William tells them he's going above deck to see what's happening, then is instantly hit by a wave and washed overboard. I'm kidding, of course; he's hit by a wave and thrown to the deck, but manages to "find my footing" although I prefer to believe that he's scuttling about on all fours. Safety! The ship is "shattered on all directions, and on one side there was a large hole in the hull" which sounds very dire, but I'm not quite sure what it all *means* because the family will pretty much never be blocked off from anything they want to reach and gather.

The last of the life boats is being cast off just as William dramatically runs up and his "cries and entreaties" are lost in the storm. Even if the crew had heard him over the din, it seems impossible for the boats to return for him, given that the waves are "mountain-high". He takes a moment to collect himself and notices that (a) the portion of the ship "containing our cabin" is jammed between two rocks and seems relatively safe from the waves for the moment, and (b) there's a rocky coast on the horizon which means they at least have a chance at not-drowning. Meanwhile, I'm noticing that (c) they have a cabin so now I have to research ships for a moment because I *thought* the family was below deck.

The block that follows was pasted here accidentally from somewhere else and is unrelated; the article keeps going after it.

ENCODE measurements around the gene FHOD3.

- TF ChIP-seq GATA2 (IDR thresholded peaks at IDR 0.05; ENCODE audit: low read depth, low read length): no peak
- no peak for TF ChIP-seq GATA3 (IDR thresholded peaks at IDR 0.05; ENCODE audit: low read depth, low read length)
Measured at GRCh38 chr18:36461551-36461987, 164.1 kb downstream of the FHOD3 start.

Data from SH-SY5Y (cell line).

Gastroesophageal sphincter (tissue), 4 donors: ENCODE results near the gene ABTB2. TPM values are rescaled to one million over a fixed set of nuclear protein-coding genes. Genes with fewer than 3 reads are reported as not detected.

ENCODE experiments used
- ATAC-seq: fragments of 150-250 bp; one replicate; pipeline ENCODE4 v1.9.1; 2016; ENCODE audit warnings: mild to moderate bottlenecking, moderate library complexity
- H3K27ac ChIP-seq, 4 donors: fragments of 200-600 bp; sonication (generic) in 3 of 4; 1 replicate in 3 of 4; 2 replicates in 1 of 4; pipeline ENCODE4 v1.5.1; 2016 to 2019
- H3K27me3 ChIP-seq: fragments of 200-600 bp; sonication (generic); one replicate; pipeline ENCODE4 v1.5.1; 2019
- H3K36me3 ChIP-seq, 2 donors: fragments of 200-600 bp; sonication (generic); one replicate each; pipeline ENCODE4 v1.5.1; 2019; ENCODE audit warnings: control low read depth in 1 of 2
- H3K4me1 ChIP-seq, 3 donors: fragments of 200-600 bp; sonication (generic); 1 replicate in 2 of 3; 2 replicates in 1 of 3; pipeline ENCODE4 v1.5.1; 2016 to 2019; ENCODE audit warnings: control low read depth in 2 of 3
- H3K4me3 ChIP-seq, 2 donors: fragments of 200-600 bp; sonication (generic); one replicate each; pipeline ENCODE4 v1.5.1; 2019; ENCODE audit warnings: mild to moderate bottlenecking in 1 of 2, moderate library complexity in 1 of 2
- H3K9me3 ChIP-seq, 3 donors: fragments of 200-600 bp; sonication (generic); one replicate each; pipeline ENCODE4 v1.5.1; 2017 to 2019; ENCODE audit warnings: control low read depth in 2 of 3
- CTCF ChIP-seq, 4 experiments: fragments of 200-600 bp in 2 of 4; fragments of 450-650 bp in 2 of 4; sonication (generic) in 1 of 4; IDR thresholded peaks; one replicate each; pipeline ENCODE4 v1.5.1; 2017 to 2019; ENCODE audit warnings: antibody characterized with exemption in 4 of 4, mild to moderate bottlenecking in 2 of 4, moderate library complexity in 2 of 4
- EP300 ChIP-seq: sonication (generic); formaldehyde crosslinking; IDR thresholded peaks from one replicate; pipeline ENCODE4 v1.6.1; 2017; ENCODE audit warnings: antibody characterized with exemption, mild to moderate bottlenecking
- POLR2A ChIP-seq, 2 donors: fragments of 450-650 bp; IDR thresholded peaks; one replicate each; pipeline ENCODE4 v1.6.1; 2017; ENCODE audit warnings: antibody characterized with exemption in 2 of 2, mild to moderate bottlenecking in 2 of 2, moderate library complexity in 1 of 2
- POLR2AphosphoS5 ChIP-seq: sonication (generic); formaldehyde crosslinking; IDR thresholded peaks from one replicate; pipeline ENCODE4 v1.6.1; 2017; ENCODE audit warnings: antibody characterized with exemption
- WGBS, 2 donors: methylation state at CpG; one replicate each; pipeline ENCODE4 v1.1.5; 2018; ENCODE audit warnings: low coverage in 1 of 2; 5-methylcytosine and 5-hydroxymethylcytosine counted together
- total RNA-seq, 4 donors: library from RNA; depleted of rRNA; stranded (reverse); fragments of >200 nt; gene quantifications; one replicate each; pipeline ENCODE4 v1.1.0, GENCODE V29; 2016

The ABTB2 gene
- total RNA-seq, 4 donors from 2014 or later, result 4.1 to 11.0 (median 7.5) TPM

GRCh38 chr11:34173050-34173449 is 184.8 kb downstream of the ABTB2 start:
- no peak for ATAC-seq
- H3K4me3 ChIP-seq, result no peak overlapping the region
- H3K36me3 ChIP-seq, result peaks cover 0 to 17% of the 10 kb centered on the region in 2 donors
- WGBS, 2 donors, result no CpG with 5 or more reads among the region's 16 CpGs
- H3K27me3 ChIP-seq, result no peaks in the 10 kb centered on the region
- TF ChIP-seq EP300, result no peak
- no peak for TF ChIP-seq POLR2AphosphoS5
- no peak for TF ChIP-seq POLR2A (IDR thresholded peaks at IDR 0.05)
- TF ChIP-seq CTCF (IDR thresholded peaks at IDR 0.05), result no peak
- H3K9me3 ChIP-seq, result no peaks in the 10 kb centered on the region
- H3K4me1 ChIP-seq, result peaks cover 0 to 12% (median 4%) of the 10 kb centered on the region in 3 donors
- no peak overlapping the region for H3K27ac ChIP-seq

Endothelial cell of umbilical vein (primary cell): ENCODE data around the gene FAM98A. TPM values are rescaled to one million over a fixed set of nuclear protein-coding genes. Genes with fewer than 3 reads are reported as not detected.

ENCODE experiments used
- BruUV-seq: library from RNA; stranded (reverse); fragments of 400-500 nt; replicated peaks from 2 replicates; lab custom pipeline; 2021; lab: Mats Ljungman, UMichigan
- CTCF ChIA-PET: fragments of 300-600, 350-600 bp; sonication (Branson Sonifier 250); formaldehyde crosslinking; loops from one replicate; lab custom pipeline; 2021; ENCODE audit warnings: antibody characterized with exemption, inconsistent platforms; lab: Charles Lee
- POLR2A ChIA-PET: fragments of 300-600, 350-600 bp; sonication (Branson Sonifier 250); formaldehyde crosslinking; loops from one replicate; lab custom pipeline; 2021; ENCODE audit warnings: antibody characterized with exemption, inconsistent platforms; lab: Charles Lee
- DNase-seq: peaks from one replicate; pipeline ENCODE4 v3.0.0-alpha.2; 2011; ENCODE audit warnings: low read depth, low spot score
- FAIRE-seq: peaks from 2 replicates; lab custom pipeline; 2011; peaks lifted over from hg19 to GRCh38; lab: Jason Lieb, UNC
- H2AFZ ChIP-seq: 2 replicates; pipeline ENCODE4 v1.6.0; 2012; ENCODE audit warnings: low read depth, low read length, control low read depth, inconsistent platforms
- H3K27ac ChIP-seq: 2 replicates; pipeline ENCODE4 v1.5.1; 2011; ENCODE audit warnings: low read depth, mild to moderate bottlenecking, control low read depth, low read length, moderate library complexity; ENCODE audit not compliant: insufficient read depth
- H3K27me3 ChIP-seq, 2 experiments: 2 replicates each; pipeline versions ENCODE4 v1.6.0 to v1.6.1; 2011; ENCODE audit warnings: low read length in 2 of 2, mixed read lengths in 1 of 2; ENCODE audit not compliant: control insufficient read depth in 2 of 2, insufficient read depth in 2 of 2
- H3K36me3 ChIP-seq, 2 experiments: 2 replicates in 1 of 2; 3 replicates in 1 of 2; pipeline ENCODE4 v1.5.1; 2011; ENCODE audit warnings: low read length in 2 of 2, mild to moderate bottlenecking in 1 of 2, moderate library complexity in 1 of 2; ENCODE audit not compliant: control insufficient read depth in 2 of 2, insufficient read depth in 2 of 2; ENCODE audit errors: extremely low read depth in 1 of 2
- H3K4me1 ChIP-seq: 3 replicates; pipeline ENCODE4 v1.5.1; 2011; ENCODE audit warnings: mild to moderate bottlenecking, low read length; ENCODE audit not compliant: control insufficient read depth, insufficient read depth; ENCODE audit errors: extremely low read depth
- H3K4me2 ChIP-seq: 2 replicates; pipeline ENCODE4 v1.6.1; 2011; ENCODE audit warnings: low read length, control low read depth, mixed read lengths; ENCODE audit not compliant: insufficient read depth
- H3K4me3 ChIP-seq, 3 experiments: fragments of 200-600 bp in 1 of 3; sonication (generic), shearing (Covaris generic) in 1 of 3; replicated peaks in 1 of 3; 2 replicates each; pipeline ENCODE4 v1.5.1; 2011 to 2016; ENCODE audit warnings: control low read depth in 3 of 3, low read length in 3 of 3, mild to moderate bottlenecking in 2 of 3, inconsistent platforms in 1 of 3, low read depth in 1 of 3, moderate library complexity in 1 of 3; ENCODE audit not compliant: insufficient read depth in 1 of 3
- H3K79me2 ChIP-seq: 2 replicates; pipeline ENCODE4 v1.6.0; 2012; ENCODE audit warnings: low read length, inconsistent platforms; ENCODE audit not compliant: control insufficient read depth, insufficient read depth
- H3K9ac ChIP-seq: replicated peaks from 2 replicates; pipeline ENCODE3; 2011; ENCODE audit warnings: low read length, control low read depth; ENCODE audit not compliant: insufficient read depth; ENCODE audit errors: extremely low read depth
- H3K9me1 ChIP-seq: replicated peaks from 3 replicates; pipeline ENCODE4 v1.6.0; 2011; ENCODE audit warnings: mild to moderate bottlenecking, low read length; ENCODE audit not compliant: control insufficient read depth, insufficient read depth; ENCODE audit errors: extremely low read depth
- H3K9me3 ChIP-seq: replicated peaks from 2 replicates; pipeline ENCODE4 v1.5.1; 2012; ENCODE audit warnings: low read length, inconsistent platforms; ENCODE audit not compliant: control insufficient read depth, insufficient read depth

Okay, this is from the New South Wales online library:

   Passengers travelling on emigrant ships from the United Kingdom to Australia in the 1800s were physically segregated according to class, marital status, and gender. Cabin class passengers were usually accommodated below the poop deck with steerage passengers below the main deck. Steerage passengers were further separated into single men, married couples and children, while single women were strictly segregated from all other passengers.